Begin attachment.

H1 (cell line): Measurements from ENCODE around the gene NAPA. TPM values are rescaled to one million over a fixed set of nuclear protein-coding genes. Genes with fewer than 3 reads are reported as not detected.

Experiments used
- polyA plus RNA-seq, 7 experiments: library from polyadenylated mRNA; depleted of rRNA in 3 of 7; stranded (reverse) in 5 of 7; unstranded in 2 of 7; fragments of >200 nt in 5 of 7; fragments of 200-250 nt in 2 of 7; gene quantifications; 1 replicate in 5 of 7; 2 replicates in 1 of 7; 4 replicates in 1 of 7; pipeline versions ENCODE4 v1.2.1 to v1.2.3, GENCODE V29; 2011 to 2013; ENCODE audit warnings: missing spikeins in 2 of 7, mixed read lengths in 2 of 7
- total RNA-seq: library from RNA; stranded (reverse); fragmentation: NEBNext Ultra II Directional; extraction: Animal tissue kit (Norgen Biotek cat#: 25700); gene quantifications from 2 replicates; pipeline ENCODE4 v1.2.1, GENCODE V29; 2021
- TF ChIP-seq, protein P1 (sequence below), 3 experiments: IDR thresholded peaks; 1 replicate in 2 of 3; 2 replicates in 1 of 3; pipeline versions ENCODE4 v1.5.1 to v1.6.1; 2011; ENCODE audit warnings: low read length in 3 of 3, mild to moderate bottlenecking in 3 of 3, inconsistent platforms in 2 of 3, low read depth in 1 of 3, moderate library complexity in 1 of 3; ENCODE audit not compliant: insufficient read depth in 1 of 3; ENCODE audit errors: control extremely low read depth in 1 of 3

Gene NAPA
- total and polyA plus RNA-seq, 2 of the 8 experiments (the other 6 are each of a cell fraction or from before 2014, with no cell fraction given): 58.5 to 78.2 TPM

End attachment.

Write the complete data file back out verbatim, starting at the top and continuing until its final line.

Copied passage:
H1 (cell line): Measurements from ENCODE around the gene NAPA. TPM values are rescaled to one million over a fixed set of nuclear protein-coding genes. Genes with fewer than 3 reads are reported as not detected.

Experiments used
- polyA plus RNA-seq, 7 experiments: library from polyadenylated mRNA; depleted of rRNA in 3 of 7; stranded (reverse) in 5 of 7; unstranded in 2 of 7; fragments of >200 nt in 5 of 7; fragments of 200-250 nt in 2 of 7; gene quantifications; 1 replicate in 5 of 7; 2 replicates in 1 of 7; 4 replicates in 1 of 7; pipeline versions ENCODE4 v1.2.1 to v1.2.3, GENCODE V29; 2011 to 2013; ENCODE audit warnings: missing spikeins in 2 of 7, mixed read lengths in 2 of 7
- total RNA-seq: library from RNA; stranded (reverse); fragmentation: NEBNext Ultra II Directional; extraction: Animal tissue kit (Norgen Biotek cat#: 25700); gene quantifications from 2 replicates; pipeline ENCODE4 v1.2.1, GENCODE V29; 2021
- TF ChIP-seq, protein P1 (sequence below), 3 experiments: IDR thresholded peaks; 1 replicate in 2 of 3; 2 replicates in 1 of 3; pipeline versions ENCODE4 v1.5.1 to v1.6.1; 2011; ENCODE audit warnings: low read length in 3 of 3, mild to moderate bottlenecking in 3 of 3, inconsistent platforms in 2 of 3, low read depth in 1 of 3, moderate library complexity in 1 of 3; ENCODE audit not compliant: insufficient read depth in 1 of 3; ENCODE audit errors: control extremely low read depth in 1 of 3

Gene NAPA
- total and polyA plus RNA-seq, 2 of the 8 experiments (the other 6 are each of a cell fraction or from before 2014, with no cell fraction given): 58.5 to 78.2 TPM